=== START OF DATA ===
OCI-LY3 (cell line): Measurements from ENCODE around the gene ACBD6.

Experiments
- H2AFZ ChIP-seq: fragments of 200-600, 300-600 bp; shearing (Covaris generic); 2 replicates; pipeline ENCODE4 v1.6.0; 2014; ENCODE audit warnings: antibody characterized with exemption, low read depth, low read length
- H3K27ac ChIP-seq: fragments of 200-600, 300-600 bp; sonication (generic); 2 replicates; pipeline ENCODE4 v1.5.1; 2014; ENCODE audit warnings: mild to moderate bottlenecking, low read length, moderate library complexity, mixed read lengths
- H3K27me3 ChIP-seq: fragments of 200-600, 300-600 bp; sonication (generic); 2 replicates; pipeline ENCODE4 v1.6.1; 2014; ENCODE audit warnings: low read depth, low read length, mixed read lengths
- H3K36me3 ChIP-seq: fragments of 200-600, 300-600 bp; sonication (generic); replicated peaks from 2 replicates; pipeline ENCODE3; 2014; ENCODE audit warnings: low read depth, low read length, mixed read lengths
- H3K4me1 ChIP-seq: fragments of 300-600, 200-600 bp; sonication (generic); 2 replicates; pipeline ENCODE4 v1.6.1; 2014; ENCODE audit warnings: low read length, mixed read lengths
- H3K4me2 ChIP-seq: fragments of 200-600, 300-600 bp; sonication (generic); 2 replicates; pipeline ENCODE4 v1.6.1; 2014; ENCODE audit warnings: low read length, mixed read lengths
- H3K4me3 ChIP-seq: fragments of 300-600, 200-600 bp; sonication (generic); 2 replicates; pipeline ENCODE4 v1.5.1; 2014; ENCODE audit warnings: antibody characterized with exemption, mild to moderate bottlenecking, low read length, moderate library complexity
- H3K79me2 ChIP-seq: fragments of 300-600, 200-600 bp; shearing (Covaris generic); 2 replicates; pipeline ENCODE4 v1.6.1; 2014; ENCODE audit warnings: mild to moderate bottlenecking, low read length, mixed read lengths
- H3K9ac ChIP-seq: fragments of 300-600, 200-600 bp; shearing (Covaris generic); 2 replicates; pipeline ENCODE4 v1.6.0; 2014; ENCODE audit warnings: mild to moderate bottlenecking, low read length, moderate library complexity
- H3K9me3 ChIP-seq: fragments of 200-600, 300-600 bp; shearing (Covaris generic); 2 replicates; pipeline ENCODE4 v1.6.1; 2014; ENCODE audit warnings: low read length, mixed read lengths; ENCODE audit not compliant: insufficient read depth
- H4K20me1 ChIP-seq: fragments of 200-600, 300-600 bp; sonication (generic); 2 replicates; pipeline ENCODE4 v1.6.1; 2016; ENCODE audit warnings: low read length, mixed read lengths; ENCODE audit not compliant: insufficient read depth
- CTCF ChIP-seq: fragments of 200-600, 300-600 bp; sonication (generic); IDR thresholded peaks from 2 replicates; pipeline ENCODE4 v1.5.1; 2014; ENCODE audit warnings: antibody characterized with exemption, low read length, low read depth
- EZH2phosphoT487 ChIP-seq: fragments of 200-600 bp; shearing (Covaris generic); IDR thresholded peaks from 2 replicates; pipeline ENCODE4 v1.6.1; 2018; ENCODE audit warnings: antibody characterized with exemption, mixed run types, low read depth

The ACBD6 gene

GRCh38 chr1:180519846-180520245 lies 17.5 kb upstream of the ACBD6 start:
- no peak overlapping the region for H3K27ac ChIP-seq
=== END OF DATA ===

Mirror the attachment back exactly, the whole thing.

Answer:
OCI-LY3 (cell line): Measurements from ENCODE around the gene ACBD6.

Experiments
- H2AFZ ChIP-seq: fragments of 200-600, 300-600 bp; shearing (Covaris generic); 2 replicates; pipeline ENCODE4 v1.6.0; 2014; ENCODE audit warnings: antibody characterized with exemption, low read depth, low read length
- H3K27ac ChIP-seq: fragments of 200-600, 300-600 bp; sonication (generic); 2 replicates; pipeline ENCODE4 v1.5.1; 2014; ENCODE audit warnings: mild to moderate bottlenecking, low read length, moderate library complexity, mixed read lengths
- H3K27me3 ChIP-seq: fragments of 200-600, 300-600 bp; sonication (generic); 2 replicates; pipeline ENCODE4 v1.6.1; 2014; ENCODE audit warnings: low read depth, low read length, mixed read lengths
- H3K36me3 ChIP-seq: fragments of 200-600, 300-600 bp; sonication (generic); replicated peaks from 2 replicates; pipeline ENCODE3; 2014; ENCODE audit warnings: low read depth, low read length, mixed read lengths
- H3K4me1 ChIP-seq: fragments of 300-600, 200-600 bp; sonication (generic); 2 replicates; pipeline ENCODE4 v1.6.1; 2014; ENCODE audit warnings: low read length, mixed read lengths
- H3K4me2 ChIP-seq: fragments of 200-600, 300-600 bp; sonication (generic); 2 replicates; pipeline ENCODE4 v1.6.1; 2014; ENCODE audit warnings: low read length, mixed read lengths
- H3K4me3 ChIP-seq: fragments of 300-600, 200-600 bp; sonication (generic); 2 replicates; pipeline ENCODE4 v1.5.1; 2014; ENCODE audit warnings: antibody characterized with exemption, mild to moderate bottlenecking, low read length, moderate library complexity
- H3K79me2 ChIP-seq: fragments of 300-600, 200-600 bp; shearing (Covaris generic); 2 replicates; pipeline ENCODE4 v1.6.1; 2014; ENCODE audit warnings: mild to moderate bottlenecking, low read length, mixed read lengths
- H3K9ac ChIP-seq: fragments of 300-600, 200-600 bp; shearing (Covaris generic); 2 replicates; pipeline ENCODE4 v1.6.0; 2014; ENCODE audit warnings: mild to moderate bottlenecking, low read length, moderate library complexity
- H3K9me3 ChIP-seq: fragments of 200-600, 300-600 bp; shearing (Covaris generic); 2 replicates; pipeline ENCODE4 v1.6.1; 2014; ENCODE audit warnings: low read length, mixed read lengths; ENCODE audit not compliant: insufficient read depth
- H4K20me1 ChIP-seq: fragments of 200-600, 300-600 bp; sonication (generic); 2 replicates; pipeline ENCODE4 v1.6.1; 2016; ENCODE audit warnings: low read length, mixed read lengths; ENCODE audit not compliant: insufficient read depth
- CTCF ChIP-seq: fragments of 200-600, 300-600 bp; sonication (generic); IDR thresholded peaks from 2 replicates; pipeline ENCODE4 v1.5.1; 2014; ENCODE audit warnings: antibody characterized with exemption, low read length, low read depth
- EZH2phosphoT487 ChIP-seq: fragments of 200-600 bp; shearing (Covaris generic); IDR thresholded peaks from 2 replicates; pipeline ENCODE4 v1.6.1; 2018; ENCODE audit warnings: antibody characterized with exemption, mixed run types, low read depth

The ACBD6 gene

GRCh38 chr1:180519846-180520245 lies 17.5 kb upstream of the ACBD6 start:
- no peak overlapping the region for H3K27ac ChIP-seq